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Node-based CLI for Neural Network Image Classification via Coco model
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README.md

classify

CLI for Neural Network image classification using Coco model.

This package is written to be used as a Node command-line interface (CLI).

Example Classification

Unclassified Bicycle Classified Bicycle

Pre-Installation

This package uses opencv4nodejs which downloads and compiles opencv into Node.

Make sure you have cmake installed and available on your path or the build will fail.

To verify cmake, run:

command -v cmake

If available, you should see something like this:

$ command -v cmake
/usr/bin/cmake

If it is not available, then it will be like this:

$ command -v cmake
$

Installation

Apparently, this project is too big for npm and it crashes with javascript out of heap error when trying to upload it to the registry.

So, instead of: npm i -g classify

You need to download the project from Github (this may be lengthy because of the size). Then run:

npm install

Then run:

npm i -g . classify

To install the package globally.

This installs it globally into your Node ecosystem and makes it available on your path.

Now you can run it like so:

classify --image <path to image> --confidence 50

Back Story

This is my first foray into Classification with Neural Networks. Another programmer at work did something similar in Python. I wanted to know if it was at all possible to do the same thing with Node. I found tensorflow.js and then tfjs-node (tensorflow for node), but had issues getting models converted to a web-friendly format for it to work. Then I found opencv4nodejs and this article Node.js meets OpenCV's Deep Neural Networks -- Fun with Tensorflow and Caffe. After that things fell into place. This cli project is the results of that endeavor. Feel free to add PRs if you would like it updated.

I am by no means an expert in this area. I am still learning (and there is a LOT to learn!). If asked, it's unlikely I'll be able to answer specific questions about Neural Networks or OpenCV.

Issues (large files)

Aside from the programming of the CLI, the biggest issue I found was uploading the models to Github. In order to have large file support, you must install git-lfs. I still ran into problems pushing the large files (being asked for username/password, which would fail), until I found that you also have to do this:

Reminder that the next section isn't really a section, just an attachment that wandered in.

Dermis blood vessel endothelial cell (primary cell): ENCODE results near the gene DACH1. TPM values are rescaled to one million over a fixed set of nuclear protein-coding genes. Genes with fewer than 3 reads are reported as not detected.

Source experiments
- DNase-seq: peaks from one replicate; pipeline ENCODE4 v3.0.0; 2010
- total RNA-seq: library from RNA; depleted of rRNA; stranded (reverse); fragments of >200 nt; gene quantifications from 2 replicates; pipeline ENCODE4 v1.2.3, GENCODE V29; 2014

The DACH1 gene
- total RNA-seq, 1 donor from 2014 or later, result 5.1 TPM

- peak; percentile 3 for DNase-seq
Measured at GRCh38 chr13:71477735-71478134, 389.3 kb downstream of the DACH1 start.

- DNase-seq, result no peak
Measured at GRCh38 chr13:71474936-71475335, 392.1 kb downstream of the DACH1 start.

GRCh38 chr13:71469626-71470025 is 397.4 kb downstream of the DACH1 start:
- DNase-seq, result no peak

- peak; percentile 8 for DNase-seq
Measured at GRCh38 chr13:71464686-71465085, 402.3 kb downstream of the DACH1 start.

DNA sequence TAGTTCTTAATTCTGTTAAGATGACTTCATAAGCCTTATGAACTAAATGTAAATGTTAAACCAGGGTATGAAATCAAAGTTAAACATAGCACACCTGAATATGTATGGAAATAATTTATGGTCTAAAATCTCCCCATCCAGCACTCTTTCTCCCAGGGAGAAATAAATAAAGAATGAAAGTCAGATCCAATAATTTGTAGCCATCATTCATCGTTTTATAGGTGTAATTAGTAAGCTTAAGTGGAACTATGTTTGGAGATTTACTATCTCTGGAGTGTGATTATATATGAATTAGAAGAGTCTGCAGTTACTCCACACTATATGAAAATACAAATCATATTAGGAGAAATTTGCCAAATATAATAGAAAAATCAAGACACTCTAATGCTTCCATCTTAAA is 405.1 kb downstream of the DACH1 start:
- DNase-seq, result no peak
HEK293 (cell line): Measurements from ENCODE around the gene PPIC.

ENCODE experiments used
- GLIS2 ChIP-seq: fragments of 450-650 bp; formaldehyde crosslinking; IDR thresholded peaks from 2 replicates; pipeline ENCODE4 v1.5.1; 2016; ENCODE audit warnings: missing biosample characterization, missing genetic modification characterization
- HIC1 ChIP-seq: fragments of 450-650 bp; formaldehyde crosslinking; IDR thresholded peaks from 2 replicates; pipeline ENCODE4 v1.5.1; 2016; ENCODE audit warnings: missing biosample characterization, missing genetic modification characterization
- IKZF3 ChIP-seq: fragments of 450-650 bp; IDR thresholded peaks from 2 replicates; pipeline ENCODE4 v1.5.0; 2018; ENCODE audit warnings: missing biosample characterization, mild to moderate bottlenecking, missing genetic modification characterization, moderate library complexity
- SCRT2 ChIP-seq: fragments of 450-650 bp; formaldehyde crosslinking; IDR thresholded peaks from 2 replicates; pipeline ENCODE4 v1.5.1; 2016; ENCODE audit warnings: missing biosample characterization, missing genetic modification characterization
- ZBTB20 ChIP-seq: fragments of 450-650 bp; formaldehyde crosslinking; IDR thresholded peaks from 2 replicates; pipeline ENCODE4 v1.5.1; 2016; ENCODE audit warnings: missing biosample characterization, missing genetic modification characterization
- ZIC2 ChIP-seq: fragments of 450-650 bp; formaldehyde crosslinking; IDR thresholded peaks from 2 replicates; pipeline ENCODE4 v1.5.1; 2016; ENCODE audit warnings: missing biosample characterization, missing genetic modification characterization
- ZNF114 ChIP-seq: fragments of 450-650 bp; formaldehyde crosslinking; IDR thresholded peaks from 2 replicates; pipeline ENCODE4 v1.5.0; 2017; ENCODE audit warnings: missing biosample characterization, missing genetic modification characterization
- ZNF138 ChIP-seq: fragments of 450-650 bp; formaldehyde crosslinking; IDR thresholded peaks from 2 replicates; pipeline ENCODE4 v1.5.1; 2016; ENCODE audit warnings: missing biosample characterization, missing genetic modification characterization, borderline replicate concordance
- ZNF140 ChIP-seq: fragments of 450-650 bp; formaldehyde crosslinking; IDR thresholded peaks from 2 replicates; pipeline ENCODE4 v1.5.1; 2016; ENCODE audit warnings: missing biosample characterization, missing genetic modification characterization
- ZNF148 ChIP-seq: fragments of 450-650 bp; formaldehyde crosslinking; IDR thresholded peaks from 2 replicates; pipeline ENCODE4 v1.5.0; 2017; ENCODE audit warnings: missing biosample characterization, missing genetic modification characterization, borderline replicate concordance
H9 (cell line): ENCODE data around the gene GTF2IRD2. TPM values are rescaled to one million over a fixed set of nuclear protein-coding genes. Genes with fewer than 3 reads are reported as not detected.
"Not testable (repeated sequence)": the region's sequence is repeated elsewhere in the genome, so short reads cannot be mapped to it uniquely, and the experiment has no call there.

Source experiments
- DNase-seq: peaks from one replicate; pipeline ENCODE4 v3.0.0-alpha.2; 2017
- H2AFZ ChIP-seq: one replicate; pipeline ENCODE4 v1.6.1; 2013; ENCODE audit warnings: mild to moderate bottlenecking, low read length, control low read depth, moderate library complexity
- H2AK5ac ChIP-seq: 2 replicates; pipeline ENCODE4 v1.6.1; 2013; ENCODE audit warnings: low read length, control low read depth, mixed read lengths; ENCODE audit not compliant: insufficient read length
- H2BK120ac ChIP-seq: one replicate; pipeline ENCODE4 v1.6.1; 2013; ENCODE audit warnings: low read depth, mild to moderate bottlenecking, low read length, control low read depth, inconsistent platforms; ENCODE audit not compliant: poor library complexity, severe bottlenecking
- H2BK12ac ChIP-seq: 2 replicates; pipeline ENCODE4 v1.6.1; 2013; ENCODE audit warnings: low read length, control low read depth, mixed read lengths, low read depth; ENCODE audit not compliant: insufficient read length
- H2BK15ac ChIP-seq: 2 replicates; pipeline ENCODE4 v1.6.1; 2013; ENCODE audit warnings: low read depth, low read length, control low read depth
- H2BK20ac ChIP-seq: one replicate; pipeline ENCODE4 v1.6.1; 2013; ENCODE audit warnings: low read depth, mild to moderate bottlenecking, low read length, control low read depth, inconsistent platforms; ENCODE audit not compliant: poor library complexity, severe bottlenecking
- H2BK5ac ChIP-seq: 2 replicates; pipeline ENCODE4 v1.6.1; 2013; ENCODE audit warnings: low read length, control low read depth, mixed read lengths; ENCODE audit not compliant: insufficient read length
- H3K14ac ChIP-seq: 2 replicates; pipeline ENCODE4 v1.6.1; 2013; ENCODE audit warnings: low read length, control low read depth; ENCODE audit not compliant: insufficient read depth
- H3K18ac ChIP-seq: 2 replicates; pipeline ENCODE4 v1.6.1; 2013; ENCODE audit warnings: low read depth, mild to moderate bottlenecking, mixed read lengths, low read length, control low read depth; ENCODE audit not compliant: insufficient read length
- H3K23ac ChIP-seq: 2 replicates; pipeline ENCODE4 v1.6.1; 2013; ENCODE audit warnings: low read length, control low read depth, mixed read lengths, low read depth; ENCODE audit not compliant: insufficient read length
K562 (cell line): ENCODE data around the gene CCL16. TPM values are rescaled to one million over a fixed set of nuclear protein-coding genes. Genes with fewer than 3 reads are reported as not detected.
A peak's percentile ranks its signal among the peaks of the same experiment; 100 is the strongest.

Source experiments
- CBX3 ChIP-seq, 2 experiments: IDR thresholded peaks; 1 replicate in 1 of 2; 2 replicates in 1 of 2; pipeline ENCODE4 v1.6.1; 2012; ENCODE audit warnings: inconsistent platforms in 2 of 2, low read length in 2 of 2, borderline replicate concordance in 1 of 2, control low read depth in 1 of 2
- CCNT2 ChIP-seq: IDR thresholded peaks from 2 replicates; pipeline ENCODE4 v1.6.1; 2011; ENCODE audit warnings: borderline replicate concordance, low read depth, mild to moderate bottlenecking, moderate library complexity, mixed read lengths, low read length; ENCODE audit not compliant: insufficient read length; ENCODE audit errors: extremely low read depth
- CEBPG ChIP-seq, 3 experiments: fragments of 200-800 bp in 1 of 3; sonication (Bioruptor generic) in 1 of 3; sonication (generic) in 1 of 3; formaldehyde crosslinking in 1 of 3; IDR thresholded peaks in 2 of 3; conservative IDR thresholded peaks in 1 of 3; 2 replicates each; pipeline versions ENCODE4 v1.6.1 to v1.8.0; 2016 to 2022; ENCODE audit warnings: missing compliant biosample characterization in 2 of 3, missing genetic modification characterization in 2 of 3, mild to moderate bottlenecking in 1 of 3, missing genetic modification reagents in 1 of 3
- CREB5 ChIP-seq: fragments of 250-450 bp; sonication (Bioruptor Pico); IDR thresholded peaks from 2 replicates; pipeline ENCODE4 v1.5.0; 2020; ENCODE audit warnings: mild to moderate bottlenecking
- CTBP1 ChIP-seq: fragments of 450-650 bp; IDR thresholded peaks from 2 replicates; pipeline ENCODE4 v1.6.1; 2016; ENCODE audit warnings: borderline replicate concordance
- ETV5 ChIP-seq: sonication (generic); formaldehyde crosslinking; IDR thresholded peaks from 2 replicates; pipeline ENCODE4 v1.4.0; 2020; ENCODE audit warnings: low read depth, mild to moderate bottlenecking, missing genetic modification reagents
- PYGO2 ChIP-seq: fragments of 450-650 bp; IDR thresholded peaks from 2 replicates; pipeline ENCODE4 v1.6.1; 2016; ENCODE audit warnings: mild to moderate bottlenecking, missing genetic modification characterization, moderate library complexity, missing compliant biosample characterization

git remote set-url origin git@github.com:username/repo.git

It still took a (very!) long time to upload the project.

CLI Options

Running classify from the command-line will output the following:

classify Classifies an image using machine learning from passed in image path.

Options

--image imagePath [required] The image path.

--confidence value [optional; default 50] The minimum confidence level to use for classification. (ex: 50 for 50%).

--filter filterFile [optional] A filter file used to filter out classification not wanted.

--quick [optional; default slow] Use quick classification, but may be more inaccurate.

--version Application version.

--help Print this usage guide.

Image

--image or -i followed by the path to the image to classify.

Confidence

--confidence or -c followed by the confidence value as a percentage (whole number). For instance, to filter out any levels less than 50%, use --confidence 50.

Filter

--filter or -f followed by a path to the filter file.

A filter file contains only the interested items from the model that you want classified. It contains one item per line. There should be no empty lines or comments.

Example

bear
bicycle
bird
bus
car
cat
cow
dog
horse
motorcycle
person
sheep
train
truck

Quick

--quick or -q specifies to use the 300x300 Coco SSD instead of the 512x512 Coco SSD. The 300x300 is faster, but may come at the cost of less accuracy in classified items.

Version

--version or -v outputs the curent version.

Help

--help or -h displays the help output.

Output

The classified image will be output in the current directory. It is renamed in the following format:

<orig_filename>_classified_<modelType>_<confidence>.<extension>

So, bicycle.jpg becomes bicycle_classified_coco300_30.jpg, with the latter containing rects and classification (if any exist).

Examples

classify --image ./images/test/bicycle.jpg --quick

classify --image ./images/test/train.jpg --confidence 50

classify --image ./images/test/royals.jpg --filter ./filter.txt

classify --image ./images/test/snapshot_001.jpg --filter ./filter.txt --confidence 50

More Examples

Unclassified Royals Classified Royals

Unclassified Train Classified Train

Too Many Classifications

If you have an image with a lot of "action", consider filtering using the --filter parameter or at least the --confidence parameter.

This is what a classification looks like without either:

No Filtering

And, what it looks like after filtering:

Filtered

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